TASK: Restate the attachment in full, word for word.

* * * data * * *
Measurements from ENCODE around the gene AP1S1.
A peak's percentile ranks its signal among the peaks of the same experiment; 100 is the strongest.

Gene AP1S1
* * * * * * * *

Measurements from ENCODE around the gene AP1S1.
A peak's percentile ranks its signal among the peaks of the same experiment; 100 is the strongest.

Gene AP1S1